Mom? Dad? I have something to tell you...
Not going to eat a cinnabon.
I let people figure it out. People want to go out with me, they might notice I won't eat pizza. "So what, are you on a diet?" and my response, "Not really, but I don't eat grain."
You're only 2 months in. I promise you that by the time you reach a year, you'll be far more comfortable with it.
I also had a hard time suddenly being "that special person" at the restaurant or the dinner party. But after a while, it gets pretty hard to hide.
If you have a handful of folks with whom you socialize, it might actually help to let them know what you're up to. It's been such a blessing to have some friends who know how I eat so when I go to their place, I know I won't have to worry about it. You can also alleviate some of that pressure by always bringing something you can eat without reservation and share it with others. I'm often on dessert duty for that very reason.
If you're looking to explain as little as possible, present it in a health-oriented manner. Just say you noticed you weren't feeling great so you changed a few things about your diet and now you feel better (sleep better, workout stronger, whatever). You don't have to get into a debate about the finer points or how the SAD is killing everyone. That happens to me all the time and it's a buzzkill for sure. :)
I personally recommend staying in the closet. People waste my time a lot asking questions, giving me a hard time and trying to argue with me. I have found I cannot persuade them and focus my time on somebody like my Mom who is open to it. I wish I had mainly kept my mouth shut although people ask me all the time what I did to be smaller and fitter.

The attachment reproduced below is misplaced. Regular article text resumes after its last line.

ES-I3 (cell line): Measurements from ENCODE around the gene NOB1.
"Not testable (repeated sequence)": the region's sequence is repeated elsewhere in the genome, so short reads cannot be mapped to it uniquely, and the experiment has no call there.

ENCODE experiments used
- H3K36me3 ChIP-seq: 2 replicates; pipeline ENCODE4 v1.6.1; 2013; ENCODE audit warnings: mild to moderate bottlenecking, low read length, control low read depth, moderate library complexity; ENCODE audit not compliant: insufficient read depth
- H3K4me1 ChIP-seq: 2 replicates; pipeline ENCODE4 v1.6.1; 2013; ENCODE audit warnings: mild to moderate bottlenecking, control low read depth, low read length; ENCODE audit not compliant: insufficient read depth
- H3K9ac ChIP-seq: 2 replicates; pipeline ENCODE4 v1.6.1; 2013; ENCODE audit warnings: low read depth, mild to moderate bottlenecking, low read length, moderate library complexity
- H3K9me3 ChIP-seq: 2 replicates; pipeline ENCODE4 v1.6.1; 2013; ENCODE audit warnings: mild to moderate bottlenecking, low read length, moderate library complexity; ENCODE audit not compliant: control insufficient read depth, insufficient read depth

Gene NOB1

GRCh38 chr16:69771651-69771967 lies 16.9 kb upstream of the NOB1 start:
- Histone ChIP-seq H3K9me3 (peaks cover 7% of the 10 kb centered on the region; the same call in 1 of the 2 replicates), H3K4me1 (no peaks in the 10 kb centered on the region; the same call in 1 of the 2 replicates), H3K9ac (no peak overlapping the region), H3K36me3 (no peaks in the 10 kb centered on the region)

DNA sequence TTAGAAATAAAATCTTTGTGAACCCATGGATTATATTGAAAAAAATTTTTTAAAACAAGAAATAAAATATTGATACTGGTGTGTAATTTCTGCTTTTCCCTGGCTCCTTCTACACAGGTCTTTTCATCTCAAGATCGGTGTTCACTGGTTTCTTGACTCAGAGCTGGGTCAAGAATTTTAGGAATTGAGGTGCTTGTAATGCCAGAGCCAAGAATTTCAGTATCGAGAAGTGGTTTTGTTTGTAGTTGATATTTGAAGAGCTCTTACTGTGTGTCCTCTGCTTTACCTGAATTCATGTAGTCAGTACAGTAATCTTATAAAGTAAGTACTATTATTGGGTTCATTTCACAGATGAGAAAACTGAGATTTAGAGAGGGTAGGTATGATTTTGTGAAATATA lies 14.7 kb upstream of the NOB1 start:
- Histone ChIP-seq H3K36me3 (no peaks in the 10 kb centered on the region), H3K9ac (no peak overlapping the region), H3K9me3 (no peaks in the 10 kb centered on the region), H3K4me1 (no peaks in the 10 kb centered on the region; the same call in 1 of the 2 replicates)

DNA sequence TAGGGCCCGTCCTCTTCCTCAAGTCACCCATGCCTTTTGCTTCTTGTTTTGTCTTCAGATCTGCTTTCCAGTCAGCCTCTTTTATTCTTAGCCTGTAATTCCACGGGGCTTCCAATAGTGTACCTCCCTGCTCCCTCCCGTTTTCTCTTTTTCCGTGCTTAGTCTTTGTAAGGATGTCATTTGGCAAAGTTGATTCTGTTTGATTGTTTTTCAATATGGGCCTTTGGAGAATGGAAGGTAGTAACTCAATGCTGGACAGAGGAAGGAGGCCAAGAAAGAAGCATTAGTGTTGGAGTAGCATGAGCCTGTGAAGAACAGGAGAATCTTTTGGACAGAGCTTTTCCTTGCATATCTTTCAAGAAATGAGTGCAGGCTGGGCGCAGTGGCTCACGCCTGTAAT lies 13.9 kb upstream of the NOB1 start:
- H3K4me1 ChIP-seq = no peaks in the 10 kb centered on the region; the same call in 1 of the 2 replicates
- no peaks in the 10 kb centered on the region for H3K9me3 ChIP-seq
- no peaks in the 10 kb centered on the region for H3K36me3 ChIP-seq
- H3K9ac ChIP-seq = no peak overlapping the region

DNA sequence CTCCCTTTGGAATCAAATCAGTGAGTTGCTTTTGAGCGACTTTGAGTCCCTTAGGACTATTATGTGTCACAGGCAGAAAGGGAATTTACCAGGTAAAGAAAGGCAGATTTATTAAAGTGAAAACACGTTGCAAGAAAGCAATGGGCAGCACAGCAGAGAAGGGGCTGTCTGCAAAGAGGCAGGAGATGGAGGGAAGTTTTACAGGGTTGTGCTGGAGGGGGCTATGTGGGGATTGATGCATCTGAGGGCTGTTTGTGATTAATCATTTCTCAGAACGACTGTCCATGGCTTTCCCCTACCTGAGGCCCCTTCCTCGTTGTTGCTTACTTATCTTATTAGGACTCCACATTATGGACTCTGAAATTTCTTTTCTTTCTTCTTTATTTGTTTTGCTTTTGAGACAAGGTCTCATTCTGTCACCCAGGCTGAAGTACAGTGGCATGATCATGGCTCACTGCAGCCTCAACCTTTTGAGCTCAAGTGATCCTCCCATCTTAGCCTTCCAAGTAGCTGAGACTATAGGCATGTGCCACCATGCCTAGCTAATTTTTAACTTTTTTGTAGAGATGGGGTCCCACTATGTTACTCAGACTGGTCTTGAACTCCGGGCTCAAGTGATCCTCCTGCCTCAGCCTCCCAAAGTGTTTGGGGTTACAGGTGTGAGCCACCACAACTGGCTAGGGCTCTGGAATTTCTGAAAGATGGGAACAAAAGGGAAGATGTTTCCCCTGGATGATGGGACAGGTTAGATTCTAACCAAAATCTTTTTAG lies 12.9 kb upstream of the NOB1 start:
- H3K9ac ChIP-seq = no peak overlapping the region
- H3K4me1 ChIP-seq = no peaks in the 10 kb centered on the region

If I could go back I would be more vague and less of a crusader. People don't buy it--even when the proof is in front of them.
Thanks all! Clearly my problem is my aversion to bringing attention to myself. (In combination with a reputation dating back to my teens for eating massive quantities of crap while being overtly healthy). I feel great on this style of eating, I just feel a twinge of awkwardness in social situations. I have no intent on being a crusader, I've realized that I get myself into alot of trouble if I helpfully point out flaws in other people's logic. (That one took a bit too long to learn). So, for me it is a healthy lifestyle in plain site. I've enjoyed reading other posts on here, thanks.
I don't tell people I'm on a diet. If someone comes to me to ask why I'm losing weight, or tells me I'm looking better or something I normally say thanks. If they ask what I'm "doing." I keep it really simple - "I stopped eating processed food." Most everyone goes, oh well that makes sense. If they keep going, or if they generally show some real interest, especially if I think they are open minded or are looking to make a change themselves then I will start delving deeper. But that's my general progression. And the "processed foods" bit will get you out of like 90% of the awkward situations.
I take it you don't want the attention that goes with "Oh, Ed's plate is different, he's on a DIET."
If anyone starts that with me, I say "Everyone is on a diet. We just chose between good ones and bad ones." but, that still attracts attention.
I think you need to stop letting the pressure keep you from being open about good choices. It's not your fault food is screwed up and it's hurting people, and that you know this. Do the right thing. :$
I think that when you don't seek their approval people get uppity. I live my life making it abundantly clear that you don't care what anyone thinks, which admittedly hasn't done me a lot of favors in terms of maintaining relationships, especially with people like co-workers. If your goal is to maintain these relationships, my advice would be to at least pretend to care and be polite when they say you're too thin, stay positive, and keep doing what makes you happy. In the end it's not going to change your behavior, but I think it's important to keep from lashing out, so I don't know that your current approach is a bad one.